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Gm Vs. Vw: Gentlemen, Gun Your Engines

International Business: EUROPE


GM is taking a run at VW's new Golf with a retooled Astra

Now that Volkswagen and General Motors Corp. have ended their legal battle over former purchasing guru Jose Ignacio Lopez de ArriortPound a, the auto giants are gearing up for an old-fashioned street fight. Later this year, both carmakers will square off with spiffy, all-new versions of their top-selling models, the VW Golf and GM's Astra. Even though the cars' official debuts aren't until the Frankfurt Auto Show in September, both sides are jockeying for position, leaking information and photos to car-buff magazines.

The stakes are enormous. The small-car class is Europe's biggest, representing 4 million cars annually--or a third of the new car market. The two companies have raced to take market share from each other for years (chart), though VW has consistently come out on top. This time, GM has poured $1.7 billion into its new Astra, in a bid to recover from an 11% plunge in sales of the current model. For its part, VW has spent an estimated $1.8 billion on the remake of its six-year-old Golf.

The Golf's success is crucial to VW's overall financial health. Since the car accounts for 32% of VW's European sales, it will largely determine whether VW's fledgling turnaround zooms ahead or shifts into reverse. VW's 1996 net income of $406 million was double 1995's level but just a 0.7% return on sales of $60 billion. If the Golf sputters, it would also raise doubts about Chief Executive Ferdinand Piech's strategy to consolidate all models in the VW, Audi, Seat, and Skoda brands onto just four platforms, which will slash production costs. "It's absolutely critical that [the Golf] is a success," says John Lawson, auto analyst with Salomon Brothers Inc. in London.

Other carmakers besides GM have taken repeated runs at the Golf, with marginal success. The Renault Megane is the latest to mount an assault. The popularity of the Megane Scenic, a minivan-like version of the car, helped push sales up 59% last year, to 380,000. Now, Renault is scrambling to add capacity before VW and GM launch van versions of the Astra and Golf starting in 1998.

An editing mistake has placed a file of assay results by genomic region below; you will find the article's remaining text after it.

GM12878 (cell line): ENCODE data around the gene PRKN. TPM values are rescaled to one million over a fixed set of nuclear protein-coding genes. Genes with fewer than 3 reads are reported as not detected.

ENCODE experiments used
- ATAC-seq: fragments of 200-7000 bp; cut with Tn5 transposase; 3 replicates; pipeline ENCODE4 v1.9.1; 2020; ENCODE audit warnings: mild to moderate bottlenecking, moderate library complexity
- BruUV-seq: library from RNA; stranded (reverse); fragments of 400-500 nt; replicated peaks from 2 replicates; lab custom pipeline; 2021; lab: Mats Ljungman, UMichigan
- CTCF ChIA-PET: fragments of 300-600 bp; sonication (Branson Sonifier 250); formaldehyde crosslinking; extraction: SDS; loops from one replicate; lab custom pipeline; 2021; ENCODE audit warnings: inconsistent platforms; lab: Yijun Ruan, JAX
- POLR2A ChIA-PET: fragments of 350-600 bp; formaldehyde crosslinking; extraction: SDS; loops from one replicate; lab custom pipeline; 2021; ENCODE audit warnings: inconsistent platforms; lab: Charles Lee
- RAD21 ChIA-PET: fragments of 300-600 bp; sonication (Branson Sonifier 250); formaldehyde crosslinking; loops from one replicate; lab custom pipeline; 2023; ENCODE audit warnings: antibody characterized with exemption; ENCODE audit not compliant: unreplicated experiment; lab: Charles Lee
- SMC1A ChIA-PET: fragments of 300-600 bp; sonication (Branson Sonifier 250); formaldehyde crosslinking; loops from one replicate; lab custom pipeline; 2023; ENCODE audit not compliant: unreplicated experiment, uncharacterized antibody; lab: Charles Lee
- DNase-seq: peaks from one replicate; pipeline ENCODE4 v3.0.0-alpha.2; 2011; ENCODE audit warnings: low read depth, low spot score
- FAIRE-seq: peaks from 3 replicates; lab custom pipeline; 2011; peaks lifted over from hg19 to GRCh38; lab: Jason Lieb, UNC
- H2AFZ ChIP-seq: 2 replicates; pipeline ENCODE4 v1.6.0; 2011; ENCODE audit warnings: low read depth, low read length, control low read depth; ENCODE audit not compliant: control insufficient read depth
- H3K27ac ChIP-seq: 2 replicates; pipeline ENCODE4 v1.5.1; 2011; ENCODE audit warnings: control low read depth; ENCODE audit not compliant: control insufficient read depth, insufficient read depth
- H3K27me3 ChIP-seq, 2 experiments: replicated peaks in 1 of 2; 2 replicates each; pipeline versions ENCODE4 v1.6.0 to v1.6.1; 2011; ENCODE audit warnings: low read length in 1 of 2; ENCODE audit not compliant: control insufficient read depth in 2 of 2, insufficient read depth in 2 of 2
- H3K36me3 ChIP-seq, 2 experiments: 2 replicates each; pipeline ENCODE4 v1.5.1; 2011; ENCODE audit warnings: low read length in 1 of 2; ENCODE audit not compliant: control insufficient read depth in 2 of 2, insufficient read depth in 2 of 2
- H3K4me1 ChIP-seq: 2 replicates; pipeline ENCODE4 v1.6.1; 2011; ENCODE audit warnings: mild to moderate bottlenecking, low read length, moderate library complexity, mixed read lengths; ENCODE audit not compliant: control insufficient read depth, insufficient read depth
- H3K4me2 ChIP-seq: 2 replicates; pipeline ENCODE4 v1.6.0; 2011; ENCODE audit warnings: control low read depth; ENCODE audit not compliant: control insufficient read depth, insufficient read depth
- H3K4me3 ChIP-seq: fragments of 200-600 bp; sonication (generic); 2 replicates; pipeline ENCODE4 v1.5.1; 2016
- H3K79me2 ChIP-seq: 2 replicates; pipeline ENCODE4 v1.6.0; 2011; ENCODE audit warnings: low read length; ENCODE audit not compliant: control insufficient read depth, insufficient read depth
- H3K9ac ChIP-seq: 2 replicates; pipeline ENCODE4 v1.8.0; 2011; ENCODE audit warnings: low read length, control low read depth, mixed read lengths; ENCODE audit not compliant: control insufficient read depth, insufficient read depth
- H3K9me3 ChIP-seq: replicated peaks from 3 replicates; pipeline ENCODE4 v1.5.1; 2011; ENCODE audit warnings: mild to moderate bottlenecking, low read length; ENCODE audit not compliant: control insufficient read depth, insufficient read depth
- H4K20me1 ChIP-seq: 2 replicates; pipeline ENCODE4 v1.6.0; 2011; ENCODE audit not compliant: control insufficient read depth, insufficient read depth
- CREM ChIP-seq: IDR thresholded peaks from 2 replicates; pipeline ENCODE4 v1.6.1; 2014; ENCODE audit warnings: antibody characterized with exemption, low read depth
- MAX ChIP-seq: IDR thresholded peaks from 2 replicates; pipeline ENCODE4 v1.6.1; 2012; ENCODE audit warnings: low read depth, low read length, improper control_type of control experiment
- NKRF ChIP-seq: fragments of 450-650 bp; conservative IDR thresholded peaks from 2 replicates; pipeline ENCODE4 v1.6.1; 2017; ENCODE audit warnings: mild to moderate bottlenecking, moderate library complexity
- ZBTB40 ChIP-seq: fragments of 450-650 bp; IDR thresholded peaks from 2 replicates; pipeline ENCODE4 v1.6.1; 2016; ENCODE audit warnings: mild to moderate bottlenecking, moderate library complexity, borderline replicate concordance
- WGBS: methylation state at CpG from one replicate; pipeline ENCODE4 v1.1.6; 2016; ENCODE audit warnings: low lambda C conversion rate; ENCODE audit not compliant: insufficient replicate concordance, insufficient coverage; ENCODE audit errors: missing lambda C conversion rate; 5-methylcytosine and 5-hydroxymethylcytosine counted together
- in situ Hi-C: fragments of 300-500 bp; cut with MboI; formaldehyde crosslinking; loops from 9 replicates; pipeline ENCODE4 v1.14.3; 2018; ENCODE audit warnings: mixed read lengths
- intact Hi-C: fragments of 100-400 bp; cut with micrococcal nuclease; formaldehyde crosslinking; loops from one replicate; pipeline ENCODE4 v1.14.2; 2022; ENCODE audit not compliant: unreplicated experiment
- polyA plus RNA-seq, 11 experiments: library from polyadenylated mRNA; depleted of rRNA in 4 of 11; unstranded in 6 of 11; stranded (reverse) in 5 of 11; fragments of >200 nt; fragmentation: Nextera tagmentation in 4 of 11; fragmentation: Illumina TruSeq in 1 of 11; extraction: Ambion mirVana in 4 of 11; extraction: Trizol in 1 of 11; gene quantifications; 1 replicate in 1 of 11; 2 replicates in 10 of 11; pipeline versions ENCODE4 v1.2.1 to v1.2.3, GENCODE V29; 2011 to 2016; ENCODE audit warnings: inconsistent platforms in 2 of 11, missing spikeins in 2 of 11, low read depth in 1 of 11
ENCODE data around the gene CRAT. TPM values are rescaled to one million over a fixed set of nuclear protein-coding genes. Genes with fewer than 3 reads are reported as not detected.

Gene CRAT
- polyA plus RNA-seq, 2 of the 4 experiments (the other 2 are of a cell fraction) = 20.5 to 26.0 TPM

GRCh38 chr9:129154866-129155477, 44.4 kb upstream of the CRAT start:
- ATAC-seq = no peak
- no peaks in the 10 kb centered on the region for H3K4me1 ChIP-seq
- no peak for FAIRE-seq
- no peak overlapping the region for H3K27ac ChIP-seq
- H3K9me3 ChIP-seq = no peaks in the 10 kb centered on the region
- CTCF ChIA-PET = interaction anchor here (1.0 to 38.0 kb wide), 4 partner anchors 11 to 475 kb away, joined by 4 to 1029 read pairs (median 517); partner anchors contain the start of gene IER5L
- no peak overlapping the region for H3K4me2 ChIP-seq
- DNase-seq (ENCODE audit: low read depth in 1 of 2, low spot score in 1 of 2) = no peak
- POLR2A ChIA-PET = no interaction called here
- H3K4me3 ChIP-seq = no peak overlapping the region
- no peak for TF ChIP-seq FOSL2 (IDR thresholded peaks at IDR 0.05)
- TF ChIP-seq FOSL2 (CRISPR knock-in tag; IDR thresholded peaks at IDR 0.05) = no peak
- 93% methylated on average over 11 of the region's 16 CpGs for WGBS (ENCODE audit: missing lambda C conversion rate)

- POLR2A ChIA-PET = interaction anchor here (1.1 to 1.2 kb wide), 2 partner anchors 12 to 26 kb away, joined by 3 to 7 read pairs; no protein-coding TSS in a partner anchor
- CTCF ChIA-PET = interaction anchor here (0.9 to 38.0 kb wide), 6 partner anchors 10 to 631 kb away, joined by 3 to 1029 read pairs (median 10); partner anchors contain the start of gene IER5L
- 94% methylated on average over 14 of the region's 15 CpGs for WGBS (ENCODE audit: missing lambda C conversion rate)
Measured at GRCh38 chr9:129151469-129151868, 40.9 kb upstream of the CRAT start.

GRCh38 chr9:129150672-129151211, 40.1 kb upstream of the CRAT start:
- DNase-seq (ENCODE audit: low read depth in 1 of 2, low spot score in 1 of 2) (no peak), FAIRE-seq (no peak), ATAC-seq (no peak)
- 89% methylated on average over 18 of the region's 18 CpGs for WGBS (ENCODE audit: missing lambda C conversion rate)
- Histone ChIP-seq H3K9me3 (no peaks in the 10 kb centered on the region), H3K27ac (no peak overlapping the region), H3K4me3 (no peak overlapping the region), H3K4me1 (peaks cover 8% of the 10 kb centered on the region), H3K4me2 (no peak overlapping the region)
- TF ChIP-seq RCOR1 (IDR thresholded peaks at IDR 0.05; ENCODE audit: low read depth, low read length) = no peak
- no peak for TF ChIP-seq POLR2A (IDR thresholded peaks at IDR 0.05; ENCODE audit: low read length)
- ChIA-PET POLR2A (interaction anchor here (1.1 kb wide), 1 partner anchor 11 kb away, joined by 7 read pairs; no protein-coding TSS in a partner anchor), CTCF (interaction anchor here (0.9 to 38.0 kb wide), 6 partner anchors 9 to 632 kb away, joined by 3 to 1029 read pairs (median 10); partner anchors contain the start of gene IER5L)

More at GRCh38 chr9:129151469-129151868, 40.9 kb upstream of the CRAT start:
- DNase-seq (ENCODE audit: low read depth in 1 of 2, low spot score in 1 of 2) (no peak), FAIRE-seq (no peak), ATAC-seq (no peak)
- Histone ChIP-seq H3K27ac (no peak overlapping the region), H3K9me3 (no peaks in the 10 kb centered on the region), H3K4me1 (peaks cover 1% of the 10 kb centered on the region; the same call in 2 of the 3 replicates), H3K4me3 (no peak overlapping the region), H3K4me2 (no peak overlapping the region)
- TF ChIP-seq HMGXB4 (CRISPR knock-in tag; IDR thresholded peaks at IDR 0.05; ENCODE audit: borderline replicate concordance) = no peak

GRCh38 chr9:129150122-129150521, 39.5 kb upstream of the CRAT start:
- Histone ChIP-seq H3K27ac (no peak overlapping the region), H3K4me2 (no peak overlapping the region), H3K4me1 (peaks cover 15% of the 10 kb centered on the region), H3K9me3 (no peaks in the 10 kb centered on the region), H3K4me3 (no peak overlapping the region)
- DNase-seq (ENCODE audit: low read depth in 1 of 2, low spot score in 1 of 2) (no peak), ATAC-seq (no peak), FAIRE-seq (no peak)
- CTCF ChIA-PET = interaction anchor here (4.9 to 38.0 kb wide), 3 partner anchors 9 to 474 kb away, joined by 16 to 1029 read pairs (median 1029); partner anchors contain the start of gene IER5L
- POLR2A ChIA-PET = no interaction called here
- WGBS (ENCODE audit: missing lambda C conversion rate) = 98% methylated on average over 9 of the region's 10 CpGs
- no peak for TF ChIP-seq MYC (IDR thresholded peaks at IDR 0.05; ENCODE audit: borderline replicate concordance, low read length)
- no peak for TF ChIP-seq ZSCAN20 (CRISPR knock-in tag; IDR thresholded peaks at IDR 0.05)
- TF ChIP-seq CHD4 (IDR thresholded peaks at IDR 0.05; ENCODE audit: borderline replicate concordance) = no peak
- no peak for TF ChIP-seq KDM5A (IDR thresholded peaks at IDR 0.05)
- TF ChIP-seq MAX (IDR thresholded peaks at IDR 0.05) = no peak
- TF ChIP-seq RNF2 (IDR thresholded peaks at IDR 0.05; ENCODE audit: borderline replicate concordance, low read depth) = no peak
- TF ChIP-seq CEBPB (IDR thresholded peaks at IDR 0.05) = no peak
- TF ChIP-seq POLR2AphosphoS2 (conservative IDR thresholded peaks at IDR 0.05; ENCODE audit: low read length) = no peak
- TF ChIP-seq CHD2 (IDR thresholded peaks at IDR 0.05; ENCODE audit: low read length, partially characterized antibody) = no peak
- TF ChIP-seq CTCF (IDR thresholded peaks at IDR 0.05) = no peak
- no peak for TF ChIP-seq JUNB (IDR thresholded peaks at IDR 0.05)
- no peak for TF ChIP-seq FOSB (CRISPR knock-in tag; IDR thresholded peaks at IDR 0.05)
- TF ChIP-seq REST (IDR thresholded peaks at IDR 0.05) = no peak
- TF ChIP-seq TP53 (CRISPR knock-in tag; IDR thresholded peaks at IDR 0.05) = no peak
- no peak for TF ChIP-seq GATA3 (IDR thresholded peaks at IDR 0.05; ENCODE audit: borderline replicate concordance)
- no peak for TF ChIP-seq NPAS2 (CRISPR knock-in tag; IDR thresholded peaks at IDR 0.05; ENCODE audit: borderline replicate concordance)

SNAFUS. For now, VW still seems to have the upper hand. Its new Golf will hit the market first, in September, because engineering snafus have delayed the Astra. Originally scheduled for September, production of the Astra won't begin until January, 1998, GM executives say. The holdup was caused by handling and other problems, which insiders say will take two more months to iron out. GM executives "are miserable," says an industry consultant.

The delayed start, plus added incentives to move the old model, will be a drag on GM's European earnings this year. Higher marketing costs already caused slightly lower earnings at Opel, GM's German subsidiary, in 1996, says Opel CEO David J. Herman.

Meanwhile, the company is trying to overcome its low-quality image. Last year the Astra ranked near the bottom of a customer satisfaction study in Britain. It tied for 65th place, along with its smaller sister, the Corsa, among 72 models evaluated by J.D. Power & Associates Inc. GM needs a hit to reverse last year's Astra sales slide. "It's really like betting the ranch," says Herman.

In addition to ferreting out defects, GM's engineers are focused on improving fuel economy. That, they hope, will appeal to Europeans' growing ecology-mindedness. By efficiency measures such as cutting assembly time by up to 30%, they expect to add features and still hold the new Astra's price close to the current $14,198 starting sticker.

That could give the Astra a slight edge with budget-conscious buyers. The new Golf is expected to be slightly more expensive than the current version's $14,222 starting price. It'll be longer and wider and sport goodies such as antilock brakes as standard.

WIGGLE ROOM. But VW's marketers will have wiggle room to lower prices. VW also expects a big jump in efficiency, partly from farming out subassembly work to nimble suppliers. Moreover, the Golf's huge volumes mean parts could be up to 20% cheaper than those on the current Golf. VW plans to use the Golf platform as a base for new models, such as a minivan due in 1999, and to add Golf production in markets such as Brazil. By the turn of the century, VW could be building more than 1.5 million Golf-based cars a year, up from 800,000.

There are some doubts about the Golf. Critics warn that its higher-end versions may be too expensive, since some current models sell for $30,000 or more. Other competitors are edging into the top end of the segment and will likely grab some customers. A sister model, the $18,922 Audi A3, which is built on the same platform as the Golf, raced off to a fast start last year with sales of 34,000. And Mercedes-Benz will steer into the small car class this year with its new $20,000 A-Class. Mercedes expects that the car, which will be introduced at the Geneva auto show in March, will sell 200,000 a year.

Still, Europe's best-selling car has outpaced its rivals for 14 consecutive years. Despite its determined efforts, heavyweight GM doesn't seem fit enough to catch up this time, either.By David Woodruff in BonnReturn to top

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